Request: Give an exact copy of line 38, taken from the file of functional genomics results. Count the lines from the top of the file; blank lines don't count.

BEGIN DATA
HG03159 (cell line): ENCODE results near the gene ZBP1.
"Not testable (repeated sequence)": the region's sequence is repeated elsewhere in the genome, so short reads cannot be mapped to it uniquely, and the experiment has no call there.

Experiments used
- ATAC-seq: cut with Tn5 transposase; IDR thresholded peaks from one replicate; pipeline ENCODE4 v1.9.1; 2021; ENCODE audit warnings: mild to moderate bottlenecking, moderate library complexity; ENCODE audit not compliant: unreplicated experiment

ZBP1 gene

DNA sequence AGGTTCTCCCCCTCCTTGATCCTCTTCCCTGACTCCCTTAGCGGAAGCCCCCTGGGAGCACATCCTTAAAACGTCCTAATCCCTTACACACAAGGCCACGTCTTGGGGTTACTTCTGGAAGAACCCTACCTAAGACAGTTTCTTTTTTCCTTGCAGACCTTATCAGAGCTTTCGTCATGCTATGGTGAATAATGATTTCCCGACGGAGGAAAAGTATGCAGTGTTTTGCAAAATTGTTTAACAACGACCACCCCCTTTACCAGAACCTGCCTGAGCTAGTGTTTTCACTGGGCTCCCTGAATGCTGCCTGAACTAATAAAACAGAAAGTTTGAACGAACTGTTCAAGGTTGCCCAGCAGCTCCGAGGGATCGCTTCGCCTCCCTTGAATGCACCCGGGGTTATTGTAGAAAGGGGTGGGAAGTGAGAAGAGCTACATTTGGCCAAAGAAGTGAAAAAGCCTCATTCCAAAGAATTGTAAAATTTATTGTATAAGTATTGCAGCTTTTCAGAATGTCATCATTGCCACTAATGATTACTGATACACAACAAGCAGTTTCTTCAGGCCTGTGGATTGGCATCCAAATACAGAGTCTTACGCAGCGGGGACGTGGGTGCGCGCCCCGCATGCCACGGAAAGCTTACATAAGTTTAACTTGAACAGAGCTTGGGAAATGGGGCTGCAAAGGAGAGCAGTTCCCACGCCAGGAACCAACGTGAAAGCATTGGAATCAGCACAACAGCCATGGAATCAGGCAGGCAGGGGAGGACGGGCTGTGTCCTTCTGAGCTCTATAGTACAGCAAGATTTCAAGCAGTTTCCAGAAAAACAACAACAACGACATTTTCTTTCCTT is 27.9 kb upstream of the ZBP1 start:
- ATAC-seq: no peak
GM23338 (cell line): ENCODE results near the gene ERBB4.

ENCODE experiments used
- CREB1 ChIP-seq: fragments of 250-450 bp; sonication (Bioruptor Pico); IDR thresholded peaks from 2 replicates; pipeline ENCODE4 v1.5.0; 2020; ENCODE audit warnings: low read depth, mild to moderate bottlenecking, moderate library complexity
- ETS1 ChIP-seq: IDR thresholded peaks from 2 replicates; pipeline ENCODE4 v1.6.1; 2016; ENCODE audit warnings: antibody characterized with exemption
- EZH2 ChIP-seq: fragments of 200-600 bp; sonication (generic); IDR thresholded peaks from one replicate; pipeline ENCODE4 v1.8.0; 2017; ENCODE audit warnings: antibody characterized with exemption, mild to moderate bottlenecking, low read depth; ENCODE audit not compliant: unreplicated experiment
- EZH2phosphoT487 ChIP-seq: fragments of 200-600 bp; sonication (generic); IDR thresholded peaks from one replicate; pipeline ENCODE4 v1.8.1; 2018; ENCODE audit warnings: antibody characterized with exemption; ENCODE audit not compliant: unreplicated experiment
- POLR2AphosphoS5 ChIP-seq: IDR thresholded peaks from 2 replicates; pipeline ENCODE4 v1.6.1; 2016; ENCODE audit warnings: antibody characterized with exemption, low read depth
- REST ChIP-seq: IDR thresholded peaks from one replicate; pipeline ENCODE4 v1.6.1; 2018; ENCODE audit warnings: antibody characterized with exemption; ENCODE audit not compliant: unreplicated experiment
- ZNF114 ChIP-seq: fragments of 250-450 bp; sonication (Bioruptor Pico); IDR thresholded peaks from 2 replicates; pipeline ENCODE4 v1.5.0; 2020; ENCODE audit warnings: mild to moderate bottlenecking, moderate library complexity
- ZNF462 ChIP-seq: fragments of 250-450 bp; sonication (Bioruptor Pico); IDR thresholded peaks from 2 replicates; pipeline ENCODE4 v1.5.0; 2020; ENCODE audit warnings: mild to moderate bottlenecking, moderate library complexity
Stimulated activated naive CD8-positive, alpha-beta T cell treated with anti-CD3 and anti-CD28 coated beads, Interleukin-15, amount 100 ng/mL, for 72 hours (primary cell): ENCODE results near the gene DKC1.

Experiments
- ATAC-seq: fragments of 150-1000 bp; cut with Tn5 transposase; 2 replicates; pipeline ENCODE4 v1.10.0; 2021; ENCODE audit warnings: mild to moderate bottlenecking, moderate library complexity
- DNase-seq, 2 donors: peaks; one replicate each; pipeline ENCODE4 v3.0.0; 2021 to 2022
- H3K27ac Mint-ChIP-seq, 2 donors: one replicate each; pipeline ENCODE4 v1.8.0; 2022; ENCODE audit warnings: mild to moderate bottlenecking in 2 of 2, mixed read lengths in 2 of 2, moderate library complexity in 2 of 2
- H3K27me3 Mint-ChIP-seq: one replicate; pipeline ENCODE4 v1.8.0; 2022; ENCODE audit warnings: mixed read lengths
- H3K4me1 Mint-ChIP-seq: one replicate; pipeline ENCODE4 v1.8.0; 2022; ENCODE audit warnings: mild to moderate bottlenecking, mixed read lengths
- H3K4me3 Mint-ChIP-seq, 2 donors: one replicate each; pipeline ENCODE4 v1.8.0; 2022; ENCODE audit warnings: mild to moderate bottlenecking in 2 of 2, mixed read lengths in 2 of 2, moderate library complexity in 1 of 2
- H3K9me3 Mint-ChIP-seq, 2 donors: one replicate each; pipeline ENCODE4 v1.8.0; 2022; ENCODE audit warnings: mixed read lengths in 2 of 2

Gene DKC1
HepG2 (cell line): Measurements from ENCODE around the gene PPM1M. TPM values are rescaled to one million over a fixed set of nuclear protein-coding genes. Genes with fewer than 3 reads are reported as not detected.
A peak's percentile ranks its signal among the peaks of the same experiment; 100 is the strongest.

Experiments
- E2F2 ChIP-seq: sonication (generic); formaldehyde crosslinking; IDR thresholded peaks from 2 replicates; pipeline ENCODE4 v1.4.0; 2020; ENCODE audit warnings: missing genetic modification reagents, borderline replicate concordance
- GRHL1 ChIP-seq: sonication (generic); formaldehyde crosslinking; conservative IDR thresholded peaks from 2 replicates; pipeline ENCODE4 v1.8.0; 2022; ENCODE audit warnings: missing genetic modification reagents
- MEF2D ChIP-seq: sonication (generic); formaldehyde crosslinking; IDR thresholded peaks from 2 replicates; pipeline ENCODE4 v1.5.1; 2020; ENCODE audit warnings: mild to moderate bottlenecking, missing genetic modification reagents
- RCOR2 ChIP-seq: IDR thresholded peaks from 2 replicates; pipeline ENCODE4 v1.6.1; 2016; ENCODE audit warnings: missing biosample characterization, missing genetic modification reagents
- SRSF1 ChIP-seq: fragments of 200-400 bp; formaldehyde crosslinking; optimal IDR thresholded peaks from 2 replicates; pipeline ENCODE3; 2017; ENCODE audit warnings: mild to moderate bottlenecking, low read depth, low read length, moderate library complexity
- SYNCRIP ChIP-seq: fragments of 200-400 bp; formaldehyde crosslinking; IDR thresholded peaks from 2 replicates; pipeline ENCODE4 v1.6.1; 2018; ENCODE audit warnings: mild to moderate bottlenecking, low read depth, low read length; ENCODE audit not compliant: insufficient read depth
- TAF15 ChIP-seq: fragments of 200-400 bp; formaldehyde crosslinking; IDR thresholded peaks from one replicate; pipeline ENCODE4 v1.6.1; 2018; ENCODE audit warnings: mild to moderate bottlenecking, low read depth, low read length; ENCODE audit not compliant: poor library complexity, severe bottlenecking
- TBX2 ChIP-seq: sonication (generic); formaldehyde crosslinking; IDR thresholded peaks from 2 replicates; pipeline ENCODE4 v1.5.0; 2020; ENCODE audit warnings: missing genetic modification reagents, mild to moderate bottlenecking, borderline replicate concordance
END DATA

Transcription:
- TBX2 ChIP-seq: sonication (generic); formaldehyde crosslinking; IDR thresholded peaks from 2 replicates; pipeline ENCODE4 v1.5.0; 2020; ENCODE audit warnings: missing genetic modification reagents, mild to moderate bottlenecking, borderline replicate concordance